The Other Real-Life Shocking Story Behind “The Return of Martin Guerre”

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Gérard Depardieu is on record as citing the 1981 film “The Return of Martin Guerre” (Le Retour de Martin Guerre) as one of his favourites in a long and illustrious career. The story is based on true events that happened in France in the 16th century but few people have been aware of certain disturbing true events that happened on the set of film

The original events took place in the Ariège department in the Midi-Pyrénées region of south-west France in the 1550s. Following a self-imposed 12-year exile, Martin Guerre returned to his home village of Artigat – back to his friends, his family and, of course, his wife Bertrande. Despite the fact that Martin had changed somewhat over the course of the intervening years, normal life resumed. The Guerres continued their relationship and had two more children together. It was only when Martin went to claim his inheritance from his father (who had died during his absence) that his uncle Pierre began to cast suspicion on his real identity.

Depardieu and Baye in 'Le Retour de Martin Guerre'

Depardieu and Baye in ‘Le Retour de Martin Guerre’

When the case went to trial in Toulouse in 1560, there was a dramatic twist when the real Martin Guerre showed up, minus a leg. The usurper’s name was Arnaud du Tilh. He admitted having met the real Martin Guerre on his travels some years previously. Having listened in detail to the stories of Guerre’s life, he played on the strong physical resemblance between the two men. Du Tilh paid for his misadventure with his life and was publicly hanged and burned.

Four centuries later, the film Le Retour de Martin Guerre used that story, garnering its co-writer Natalie Zemon Davis the César for the best screenplay. Its success continued ten years later, when the story was adopted by the Americans and remade as “Sommersby”, starring Richard Gere and Jodie Foster.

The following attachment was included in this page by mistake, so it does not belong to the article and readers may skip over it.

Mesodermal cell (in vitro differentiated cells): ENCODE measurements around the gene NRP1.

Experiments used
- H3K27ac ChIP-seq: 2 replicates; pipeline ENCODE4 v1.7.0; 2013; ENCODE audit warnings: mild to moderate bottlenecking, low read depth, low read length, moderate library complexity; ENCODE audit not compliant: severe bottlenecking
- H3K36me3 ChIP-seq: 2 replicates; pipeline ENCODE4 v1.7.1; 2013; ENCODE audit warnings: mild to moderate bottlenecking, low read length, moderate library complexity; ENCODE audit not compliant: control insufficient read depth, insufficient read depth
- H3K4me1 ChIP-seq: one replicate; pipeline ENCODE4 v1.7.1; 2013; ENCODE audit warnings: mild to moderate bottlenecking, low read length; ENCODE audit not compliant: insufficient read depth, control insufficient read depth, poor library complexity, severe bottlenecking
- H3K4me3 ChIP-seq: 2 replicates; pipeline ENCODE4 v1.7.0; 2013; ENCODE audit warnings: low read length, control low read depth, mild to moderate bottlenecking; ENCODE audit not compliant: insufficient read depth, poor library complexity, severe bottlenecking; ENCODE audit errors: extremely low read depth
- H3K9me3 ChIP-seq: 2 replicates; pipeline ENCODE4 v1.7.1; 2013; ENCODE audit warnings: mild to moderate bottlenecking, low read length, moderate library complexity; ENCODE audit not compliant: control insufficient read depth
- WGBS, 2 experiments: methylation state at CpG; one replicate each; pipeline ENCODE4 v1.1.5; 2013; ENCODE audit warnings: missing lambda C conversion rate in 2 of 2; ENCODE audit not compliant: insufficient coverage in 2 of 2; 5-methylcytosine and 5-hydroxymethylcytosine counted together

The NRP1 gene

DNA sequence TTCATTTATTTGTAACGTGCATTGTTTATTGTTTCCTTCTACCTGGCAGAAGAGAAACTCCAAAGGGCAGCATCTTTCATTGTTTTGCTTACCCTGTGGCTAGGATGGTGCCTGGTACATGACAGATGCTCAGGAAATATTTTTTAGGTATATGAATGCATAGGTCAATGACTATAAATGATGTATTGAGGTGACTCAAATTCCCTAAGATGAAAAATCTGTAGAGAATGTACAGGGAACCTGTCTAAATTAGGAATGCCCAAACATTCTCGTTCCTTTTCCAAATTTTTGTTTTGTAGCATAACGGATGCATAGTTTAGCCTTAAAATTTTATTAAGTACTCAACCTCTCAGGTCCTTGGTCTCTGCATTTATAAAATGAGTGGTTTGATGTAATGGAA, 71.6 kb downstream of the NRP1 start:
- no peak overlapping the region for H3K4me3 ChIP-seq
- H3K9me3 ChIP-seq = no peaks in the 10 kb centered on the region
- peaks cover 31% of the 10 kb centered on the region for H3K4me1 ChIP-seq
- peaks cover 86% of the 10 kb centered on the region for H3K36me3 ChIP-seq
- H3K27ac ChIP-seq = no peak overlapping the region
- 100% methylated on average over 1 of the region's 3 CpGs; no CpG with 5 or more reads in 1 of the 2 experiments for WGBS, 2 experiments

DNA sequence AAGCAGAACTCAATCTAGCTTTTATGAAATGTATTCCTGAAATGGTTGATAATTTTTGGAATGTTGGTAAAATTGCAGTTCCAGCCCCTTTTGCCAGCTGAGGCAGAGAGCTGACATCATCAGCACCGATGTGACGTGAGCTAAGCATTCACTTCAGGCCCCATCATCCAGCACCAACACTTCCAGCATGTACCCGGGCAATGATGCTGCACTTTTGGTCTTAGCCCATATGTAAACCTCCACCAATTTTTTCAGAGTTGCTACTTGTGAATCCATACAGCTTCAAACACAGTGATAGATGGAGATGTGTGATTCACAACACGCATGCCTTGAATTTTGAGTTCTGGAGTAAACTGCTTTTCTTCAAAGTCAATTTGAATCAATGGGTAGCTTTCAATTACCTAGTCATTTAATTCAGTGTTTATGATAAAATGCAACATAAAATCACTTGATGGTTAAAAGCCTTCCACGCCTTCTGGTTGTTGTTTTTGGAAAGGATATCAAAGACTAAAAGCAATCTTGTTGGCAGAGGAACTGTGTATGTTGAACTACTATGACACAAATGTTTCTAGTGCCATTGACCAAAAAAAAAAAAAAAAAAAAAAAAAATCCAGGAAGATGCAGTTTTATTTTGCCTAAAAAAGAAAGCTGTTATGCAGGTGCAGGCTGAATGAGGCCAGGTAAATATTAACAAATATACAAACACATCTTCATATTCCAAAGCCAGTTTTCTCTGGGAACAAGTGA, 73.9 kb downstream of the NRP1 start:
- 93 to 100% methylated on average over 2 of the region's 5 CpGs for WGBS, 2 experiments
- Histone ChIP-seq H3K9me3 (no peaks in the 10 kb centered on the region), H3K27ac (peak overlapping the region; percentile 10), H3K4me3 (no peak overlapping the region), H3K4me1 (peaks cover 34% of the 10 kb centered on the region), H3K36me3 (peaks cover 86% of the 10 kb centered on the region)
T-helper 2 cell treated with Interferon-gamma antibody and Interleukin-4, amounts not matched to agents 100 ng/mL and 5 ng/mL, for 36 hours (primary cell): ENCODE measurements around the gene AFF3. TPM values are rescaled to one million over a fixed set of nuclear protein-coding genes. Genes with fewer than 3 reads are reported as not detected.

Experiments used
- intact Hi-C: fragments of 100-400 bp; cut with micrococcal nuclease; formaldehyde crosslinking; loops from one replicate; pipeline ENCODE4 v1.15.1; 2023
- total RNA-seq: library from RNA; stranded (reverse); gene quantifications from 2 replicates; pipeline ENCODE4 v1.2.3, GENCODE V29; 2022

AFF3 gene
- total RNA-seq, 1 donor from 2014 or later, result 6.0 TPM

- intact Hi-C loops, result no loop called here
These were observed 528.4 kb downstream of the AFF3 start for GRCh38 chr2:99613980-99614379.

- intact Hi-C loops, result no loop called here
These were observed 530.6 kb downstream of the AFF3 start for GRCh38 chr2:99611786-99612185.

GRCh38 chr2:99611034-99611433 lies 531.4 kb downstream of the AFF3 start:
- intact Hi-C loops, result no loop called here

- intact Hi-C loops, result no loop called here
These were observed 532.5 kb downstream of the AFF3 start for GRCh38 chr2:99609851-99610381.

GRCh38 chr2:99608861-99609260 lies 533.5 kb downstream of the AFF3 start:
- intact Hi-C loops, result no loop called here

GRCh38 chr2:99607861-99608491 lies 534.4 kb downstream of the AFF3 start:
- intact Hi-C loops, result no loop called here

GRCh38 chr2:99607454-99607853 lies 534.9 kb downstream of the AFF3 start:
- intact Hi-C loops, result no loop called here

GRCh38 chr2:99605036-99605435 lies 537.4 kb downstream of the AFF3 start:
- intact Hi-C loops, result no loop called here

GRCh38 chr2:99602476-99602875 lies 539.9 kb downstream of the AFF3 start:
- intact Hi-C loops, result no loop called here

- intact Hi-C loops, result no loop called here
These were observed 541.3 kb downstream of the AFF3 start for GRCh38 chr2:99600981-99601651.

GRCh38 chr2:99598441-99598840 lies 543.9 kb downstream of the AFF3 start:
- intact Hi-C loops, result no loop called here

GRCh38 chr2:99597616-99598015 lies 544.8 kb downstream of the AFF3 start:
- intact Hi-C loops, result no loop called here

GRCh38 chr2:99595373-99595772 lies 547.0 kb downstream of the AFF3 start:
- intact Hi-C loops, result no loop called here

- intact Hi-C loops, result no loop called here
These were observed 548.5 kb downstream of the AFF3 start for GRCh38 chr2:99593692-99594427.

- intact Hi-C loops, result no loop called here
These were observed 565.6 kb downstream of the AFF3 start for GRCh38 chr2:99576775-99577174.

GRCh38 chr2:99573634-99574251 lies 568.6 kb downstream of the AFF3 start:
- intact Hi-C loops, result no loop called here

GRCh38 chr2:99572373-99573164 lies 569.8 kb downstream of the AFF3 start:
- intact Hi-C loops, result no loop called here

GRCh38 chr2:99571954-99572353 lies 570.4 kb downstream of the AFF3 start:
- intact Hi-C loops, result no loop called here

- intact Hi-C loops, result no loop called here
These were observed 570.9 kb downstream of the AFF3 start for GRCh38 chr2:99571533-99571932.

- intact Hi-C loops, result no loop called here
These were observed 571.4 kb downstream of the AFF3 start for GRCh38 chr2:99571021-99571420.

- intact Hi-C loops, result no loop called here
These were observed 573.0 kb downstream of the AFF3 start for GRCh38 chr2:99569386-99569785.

The original version was filmed in Ariège – where the real story took place – and in the Pyrénées-Orientales, between Saint-Girons and Perpignan. It starred Gérard Depardieu and Nathalie Baye: two actors who were to go on to have very successful careers.

Another rising star of French cinema at the time was Dominique Besnehard. Today, he is one of the most well-known casting agents in France, with a host of prestigious names on his client list. Back on 1981, he was working on Le Retour de Martin Guerre as a casting director for children.

In his book Les Enfants du Cinéma, novelist François-Guillaume Lorrain interviewed Besnehard about his career and asked him if he had any regrets. His reply revealed a shocking story that occurred when he was working on Le Retour de Martin Guerre:

Didier Gentil (front, left) during his trial in November 1992

Didier Gentil (front, left) during his trial in November 1992

“I’d call it more of a shameful episode than a regretful one. It was in 1981… with the child who played the son of Nathalie Baye and Gérard Depardieu… A few days before the end of shooting, while I was looking for extras, I spotted a fair-haired guy. He was perfect and I took him on. He was called Didier Gentil. He got on really well with the kid straight away. In fact, the two became the best of pals.

“We had another few days to do in Perpignan and yourman came with us… But one evening, as I was coming back from a restaurant with Nathalie Bay and Depardieu, I found the youngfella in tears, with marks of beatings on his face. It was a real panic situation. I asked him if he had been abused and he assured me that he hadn’t. I rang his parents and it was very upsetting for them and for me. Together, we took the decision not to pursue the matter legally, even though the guy had split the scene and stolen quite a bit of stuff too. The next day, the kid was filming and he had a big shiner on his eye. I decided to tell the producer that he fell down a stairs.

Casting director, actor and producer Dominique Besnehard pictured in February 2013

Casting director, actor and producer Dominique Besnehard pictured in February 2013

“But unfortunately, the story didn’t end there. Years later, I was contacted by the police from Marseilles. My name had been given to them by Didier Gentil, who had been arrested in 1988 for the murder of a little girl called Céline Jourdan in the Hautes-Alpes… In his statement to the cops, he had said that the only time in his life where he was happy had been those few days spent on the set of Martin Guerre. All my life, I’ve asked myself the question ‘Why didn’t we prosecute?'”

The trial of the former extra had its own twist in the tail just as dramatic as that of the Middle Ages imposter Arnaud du Tilh: up to that point, he had accused an unfortunate wretch named Richard Roman of the murder of the little girl but in the dock, he renounced his false story and, just like du Tilh did all those centuries ago, he begged forgiveness of the court.

Gentil was found guilty in 1992 and sentenced to life with a minimum of 28 years.

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